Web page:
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Trouble on the block

January 10, 2019

January 8, 2019

The day started normally enough, although I didn’t drag myself out of bed right away.  P. brought me a cup of coffee.  The stuff I made was too strong yesterday.  Gunther and I headed out for our morning constitutional walk.  Our dog wanted to walk around the block clockwise, so I followed him, listening through earbuds to the Welsh opera:  Blodwen.  I will sing in the chorus here in Billings when it opens May 19.  The songs are all in Welsh, hence the need to practice. Our maestro, Dr. Dulais Rhys, sent us exquisite recordings.

A house at the end of our block was in disarray.

I wasn’t totally surprised.  Last summer I had stopped to speak to one of the occupants there, a woman and her grown son.  

That’s when I found out her son had been struggling with a mental illness.  For years, I too have been struggling, so I suggested attending a NAMI (National Alliance for the Mentally Ill) meeting.  She was apologetic and embarrassed.  She said she needed NAMI at least as much as her son.

Anyhow, this morning I heard much roaring and hollering, “SHIT,” cried a loud, angry voice.  At first I walked past, then because the house is near the alley, I walked Gunther down the alley a short distance, righted a big dumpster that was sideways, collected Gunther’s poop.  I heard more shouting.  More cursing. Anyone else would intervene somehow, I thought.

Gunther and I returned to the front door and a young man, perhaps in his 20s, came out.  Tattooed, wearing a black tee shirt, he smoked one of those vaping cigarettes.  He told me he was sorry he had been shouting.  The vaping device had a blue light. I could identify with him.

“Sounds like you are hurting badly,” I observed.  He said yes, he was in pain and he didn’t want to frighten me.  He seemed remarkably composed, considering the ruckus he had been making.  I told him I wasn’t afraid, but I was willing to help.  I told him I had some experience with people on meds, like my own brother.  (This was an understatement.  When I worked for the Indian Health Service on the local reservations, I had become friends with dozens of schizophrenic and bipolar and depressed sufferers.  Several close relatives wrestle with mental illnesses.)

He replied he thought he needed meds.  He said he had been locked up before, and he had tried the local Crisis Center.  They don’t send you home with prescriptions, he said.  At the Crisis Center “You have to stand in line for hours behind a whole bunch of homeless people,” he complained.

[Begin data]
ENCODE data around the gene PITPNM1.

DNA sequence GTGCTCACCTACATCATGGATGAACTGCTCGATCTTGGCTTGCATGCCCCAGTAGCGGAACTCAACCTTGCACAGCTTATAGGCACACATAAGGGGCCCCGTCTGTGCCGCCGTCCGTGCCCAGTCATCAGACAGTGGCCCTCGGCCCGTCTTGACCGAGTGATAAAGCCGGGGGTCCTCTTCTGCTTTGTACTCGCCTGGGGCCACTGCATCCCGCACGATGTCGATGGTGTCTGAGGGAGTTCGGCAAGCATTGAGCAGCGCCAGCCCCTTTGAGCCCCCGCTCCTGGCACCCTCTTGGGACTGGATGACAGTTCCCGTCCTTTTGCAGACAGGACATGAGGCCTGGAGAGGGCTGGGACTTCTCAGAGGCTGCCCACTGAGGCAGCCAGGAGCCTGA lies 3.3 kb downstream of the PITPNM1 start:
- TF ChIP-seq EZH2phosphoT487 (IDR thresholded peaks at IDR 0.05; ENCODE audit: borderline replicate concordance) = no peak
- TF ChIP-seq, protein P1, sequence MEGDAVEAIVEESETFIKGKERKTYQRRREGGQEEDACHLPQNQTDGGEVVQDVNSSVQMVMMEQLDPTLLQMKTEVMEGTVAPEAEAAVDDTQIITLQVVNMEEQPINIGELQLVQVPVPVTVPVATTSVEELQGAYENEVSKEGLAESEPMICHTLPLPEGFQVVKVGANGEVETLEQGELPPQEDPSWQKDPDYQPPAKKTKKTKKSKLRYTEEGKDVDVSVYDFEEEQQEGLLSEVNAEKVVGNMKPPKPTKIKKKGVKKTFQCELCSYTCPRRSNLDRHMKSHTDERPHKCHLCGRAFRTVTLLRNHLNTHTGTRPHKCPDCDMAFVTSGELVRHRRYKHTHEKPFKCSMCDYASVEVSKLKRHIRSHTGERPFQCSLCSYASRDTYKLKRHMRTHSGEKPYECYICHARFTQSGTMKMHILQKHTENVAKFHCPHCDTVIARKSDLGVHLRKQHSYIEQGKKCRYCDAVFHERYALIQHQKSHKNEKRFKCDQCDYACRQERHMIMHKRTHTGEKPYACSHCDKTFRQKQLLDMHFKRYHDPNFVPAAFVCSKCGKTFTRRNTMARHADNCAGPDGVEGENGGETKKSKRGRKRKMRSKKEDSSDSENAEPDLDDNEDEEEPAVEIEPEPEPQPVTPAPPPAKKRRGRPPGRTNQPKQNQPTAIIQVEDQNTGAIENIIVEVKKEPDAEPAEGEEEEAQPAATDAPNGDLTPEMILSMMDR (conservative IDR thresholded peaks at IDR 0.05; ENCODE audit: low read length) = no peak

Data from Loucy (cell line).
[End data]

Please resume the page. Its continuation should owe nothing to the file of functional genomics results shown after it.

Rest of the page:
I promised to ask my nephew, Jon Angel, who counsels mentally ill people, for advice for him.

Gunther and I finished our walk home, then I took him to an appointment with Dr. Kate Kilzer, veterinarian.  Fortunately, Gunther is in excellent condition, but he needed blood work and two immunizations and a course of some sort of good-tasting pill to prevent worms.  Gunther is afraid of the veterinarian’s office. He lost control of his bowels and got a sitz bath there.

Meanwhile, I spoke to Jon who invited me to have the cursing guy on the end of the block phone him.  “If he’s on Medicaid, he can get help immediately,” Jon said. “I’d be happy to see him once for free.”

So I stopped back to visit the guy at the end of the block.  Broken glass crunched underfoot as I approached his front door. It had a broken window.  I knocked.  

The tattooed guy with black tee shirt opened.  I relayed Jon’s message to him.  I told him that Jon is a licensed mental health counselor and that he loves to get patients just like him.  He looked pleased.  He invited me in.  He closed the broken door.

The room was dark because the shades were drawn.  The TV was on, I think, possibly with a video game that I didn’t recognize.  Candles burned. The vaping device shined blue.

Previously I had told Jon about the broken stuff—lilac sticks and glass—I had seen out front of the house.  Jon surmised the guy might be angry and took out his anger on stuff, not people.  A good thing.  I told Jon I thought the guy’s mother was probably in her bedroom with cotton stuffed in her ears.

However, once my eyes adjusted, I was relieved to see lots of decorative glass objects—crystal goblets—in the living room, artfully displayed.  Reminded me of a religious shrine.

A circle with a star, several feet across, made of duct tape was on the carpet.  The candles burned in some of the goblets.  The man invited me to sit, so I had him call Jon with my phone.  Jon didn’t pick up.  It went to voicemail and the guy (whom I’ll call Jerry) handed it back to me.   I left a message for Jon to please call Jerry.  We traded names and phone numbers, I urged him to hang in there, and I assured him that we will stick together.  He gave me a warm handshake.  I reminded him that we are neighbors.

As I left I asked about his mom.  His mother, he said, was at work.  He had a broom and dustpan for the broken glass.  There was some evidence that he had swept up some of it.

Next day we drove to Deer Lodge to get a dog for our son’s family. Jerry called when we were in Butte. I texted him Jon’s phone number. He thanked me.

After returning to our block we walked Gunther and Velma. We found a kitchen knife with a burned blade along with what looked like burned newspapers on the sidewalk in front of Jerry’s house. I dropped the knife on the porch. A fellow who called himself AJ came out. He said he was staying with Jerry.

This morning when I walked the new dog at 4:30 I saw no evidence the mess on the porch had been cleaned up. The broom looked broken, but the house was quiet. I walked past the burnt newspaper.

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